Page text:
SAO PAULO: Rains that are forecast to reach Brazil's main coffee areas from the weekend and intensify in the days after could delay some harvest work in the world's top grower, but are expected to improve conditions for next year's crop.
According to analysts, rains of up to 80 millimeters (3.15 inches) in the main South Minas Gerais region will provide needed moisture for farms that have been mostly dry for much of the last 3 months.
"They are welcome, because the situation is critical," said Adriano Rabelo de Rezende, technical coordinator at the Minasul co-op.
"Water reserves in the soil are very low. The rains might disturb the harvest, but will help the plants, they will help the next crop," he said.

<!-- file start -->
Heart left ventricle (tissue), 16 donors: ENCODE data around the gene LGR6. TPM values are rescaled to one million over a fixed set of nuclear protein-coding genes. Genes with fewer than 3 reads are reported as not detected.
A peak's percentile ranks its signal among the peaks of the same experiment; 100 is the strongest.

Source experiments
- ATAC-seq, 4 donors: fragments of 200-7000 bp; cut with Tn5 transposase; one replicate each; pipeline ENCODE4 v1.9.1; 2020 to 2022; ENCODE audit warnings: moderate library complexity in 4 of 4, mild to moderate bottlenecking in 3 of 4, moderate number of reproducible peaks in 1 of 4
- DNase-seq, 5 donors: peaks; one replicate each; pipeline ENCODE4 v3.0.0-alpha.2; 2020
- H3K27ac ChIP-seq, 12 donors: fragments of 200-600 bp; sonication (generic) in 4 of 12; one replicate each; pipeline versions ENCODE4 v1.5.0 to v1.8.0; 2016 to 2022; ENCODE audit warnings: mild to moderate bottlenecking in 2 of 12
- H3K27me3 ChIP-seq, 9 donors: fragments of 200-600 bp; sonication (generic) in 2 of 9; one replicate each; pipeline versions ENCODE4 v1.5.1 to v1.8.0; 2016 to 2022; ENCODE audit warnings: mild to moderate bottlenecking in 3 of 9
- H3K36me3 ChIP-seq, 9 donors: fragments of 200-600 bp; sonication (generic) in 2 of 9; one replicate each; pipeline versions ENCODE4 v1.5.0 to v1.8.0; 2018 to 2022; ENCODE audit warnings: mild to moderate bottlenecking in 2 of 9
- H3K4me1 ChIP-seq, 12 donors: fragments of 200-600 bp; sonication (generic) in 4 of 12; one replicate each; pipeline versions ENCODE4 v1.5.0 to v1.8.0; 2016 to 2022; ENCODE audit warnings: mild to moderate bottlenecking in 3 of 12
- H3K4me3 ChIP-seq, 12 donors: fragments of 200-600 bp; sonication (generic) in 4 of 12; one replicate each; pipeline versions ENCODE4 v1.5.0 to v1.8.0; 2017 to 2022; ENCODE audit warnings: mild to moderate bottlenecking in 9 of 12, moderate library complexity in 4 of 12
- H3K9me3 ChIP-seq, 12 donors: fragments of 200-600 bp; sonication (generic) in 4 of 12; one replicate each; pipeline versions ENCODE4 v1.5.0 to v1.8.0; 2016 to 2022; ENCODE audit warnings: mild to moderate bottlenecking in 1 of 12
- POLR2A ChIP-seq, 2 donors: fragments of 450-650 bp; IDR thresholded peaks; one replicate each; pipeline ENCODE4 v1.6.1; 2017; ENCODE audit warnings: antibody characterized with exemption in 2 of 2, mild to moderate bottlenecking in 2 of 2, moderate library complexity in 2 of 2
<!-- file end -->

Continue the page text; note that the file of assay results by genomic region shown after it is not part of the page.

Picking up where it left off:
Brazil is in the off-year in the biennial arabica cycle which alternates between years of higher and lower production. Drier-than-normal weather during past months is set to cause a larger production fall than normal.
Gil Barabach, a coffee analyst for Safras & Mercado consultancy, said the impact to harvesting will be small because rains at this time of the year in Brazil are less intense.
The coffee harvesting process requires farmers to leave beans drying outdoors for some days, so rains are usually not welcome. There is also the risk of cherries dropping from trees, hurting quality.
Barabach said the precipitation will help replenish reservoirs used for irrigation.
Broker StoneX's coffee analyst Fernando Maximiliano said rains at this time in any other year would be a concern, but not this time. "It is going to be beneficial".
StoneX has one of the smallest projections for the Brazilian crop so far.
Maximiliano said he will tour coffee areas in coming days for a new assessment.The Brazilian government is expected to release a new projection for the crop next week.